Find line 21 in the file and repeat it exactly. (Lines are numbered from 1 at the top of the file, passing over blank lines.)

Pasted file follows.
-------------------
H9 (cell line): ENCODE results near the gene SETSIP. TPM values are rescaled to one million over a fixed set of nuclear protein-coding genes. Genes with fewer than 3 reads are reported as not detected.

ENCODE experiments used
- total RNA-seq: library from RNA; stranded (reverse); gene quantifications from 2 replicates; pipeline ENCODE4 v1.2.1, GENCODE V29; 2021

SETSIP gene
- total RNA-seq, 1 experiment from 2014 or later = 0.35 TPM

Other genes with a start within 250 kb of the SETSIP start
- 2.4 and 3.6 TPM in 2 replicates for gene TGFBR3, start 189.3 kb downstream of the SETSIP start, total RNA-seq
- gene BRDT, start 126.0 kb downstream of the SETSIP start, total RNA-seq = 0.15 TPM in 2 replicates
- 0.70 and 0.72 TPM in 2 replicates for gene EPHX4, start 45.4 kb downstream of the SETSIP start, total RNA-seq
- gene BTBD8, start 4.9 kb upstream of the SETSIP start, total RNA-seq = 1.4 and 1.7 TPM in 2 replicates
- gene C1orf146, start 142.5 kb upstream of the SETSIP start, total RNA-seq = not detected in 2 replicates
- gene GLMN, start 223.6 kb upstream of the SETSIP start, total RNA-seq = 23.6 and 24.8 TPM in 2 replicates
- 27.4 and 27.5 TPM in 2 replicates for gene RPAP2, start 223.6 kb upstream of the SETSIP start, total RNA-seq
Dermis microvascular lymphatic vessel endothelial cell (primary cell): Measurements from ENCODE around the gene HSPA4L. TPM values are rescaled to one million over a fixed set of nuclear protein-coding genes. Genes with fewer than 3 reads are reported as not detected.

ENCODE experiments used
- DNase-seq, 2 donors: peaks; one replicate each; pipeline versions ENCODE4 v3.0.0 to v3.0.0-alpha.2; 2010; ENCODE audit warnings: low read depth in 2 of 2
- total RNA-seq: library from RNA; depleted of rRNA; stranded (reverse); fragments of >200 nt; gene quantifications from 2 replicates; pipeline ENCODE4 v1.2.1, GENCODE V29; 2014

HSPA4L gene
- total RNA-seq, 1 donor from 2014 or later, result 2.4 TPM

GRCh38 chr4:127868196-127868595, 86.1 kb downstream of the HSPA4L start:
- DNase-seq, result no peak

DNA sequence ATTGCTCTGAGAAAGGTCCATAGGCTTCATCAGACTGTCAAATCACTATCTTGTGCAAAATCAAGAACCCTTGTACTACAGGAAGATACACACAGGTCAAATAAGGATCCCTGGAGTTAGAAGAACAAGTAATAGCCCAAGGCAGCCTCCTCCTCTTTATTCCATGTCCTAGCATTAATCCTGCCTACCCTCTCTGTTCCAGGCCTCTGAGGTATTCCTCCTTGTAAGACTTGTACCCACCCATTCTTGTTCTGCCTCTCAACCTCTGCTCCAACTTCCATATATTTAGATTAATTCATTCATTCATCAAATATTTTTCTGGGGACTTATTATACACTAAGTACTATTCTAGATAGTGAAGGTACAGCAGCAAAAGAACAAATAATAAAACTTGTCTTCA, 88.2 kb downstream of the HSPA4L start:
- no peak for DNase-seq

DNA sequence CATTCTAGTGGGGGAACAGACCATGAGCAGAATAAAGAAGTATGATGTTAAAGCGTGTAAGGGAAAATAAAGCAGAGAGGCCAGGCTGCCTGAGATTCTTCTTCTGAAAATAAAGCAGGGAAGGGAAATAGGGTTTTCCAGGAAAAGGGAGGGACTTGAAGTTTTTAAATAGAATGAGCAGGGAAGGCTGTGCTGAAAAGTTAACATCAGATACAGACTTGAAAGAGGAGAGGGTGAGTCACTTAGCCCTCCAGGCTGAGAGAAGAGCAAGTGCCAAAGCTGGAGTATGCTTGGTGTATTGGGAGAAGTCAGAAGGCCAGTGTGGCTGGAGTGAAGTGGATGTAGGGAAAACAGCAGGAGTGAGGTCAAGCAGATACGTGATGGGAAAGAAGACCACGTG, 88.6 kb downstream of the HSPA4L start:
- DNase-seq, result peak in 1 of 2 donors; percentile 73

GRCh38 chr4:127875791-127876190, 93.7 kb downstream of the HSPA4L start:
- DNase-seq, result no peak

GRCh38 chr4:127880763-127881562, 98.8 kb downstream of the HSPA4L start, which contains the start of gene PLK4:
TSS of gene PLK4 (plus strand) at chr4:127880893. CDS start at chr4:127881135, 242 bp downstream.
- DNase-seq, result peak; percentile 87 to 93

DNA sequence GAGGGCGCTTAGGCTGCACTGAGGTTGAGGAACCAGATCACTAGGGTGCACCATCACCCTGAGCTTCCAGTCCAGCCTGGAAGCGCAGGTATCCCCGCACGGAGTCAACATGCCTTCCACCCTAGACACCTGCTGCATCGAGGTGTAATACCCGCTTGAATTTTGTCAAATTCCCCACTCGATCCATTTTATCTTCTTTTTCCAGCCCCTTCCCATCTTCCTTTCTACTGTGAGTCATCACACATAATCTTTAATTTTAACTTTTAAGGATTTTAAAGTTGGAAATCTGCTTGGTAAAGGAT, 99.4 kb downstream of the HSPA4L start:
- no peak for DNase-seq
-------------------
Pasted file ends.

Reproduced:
- DNase-seq, result no peak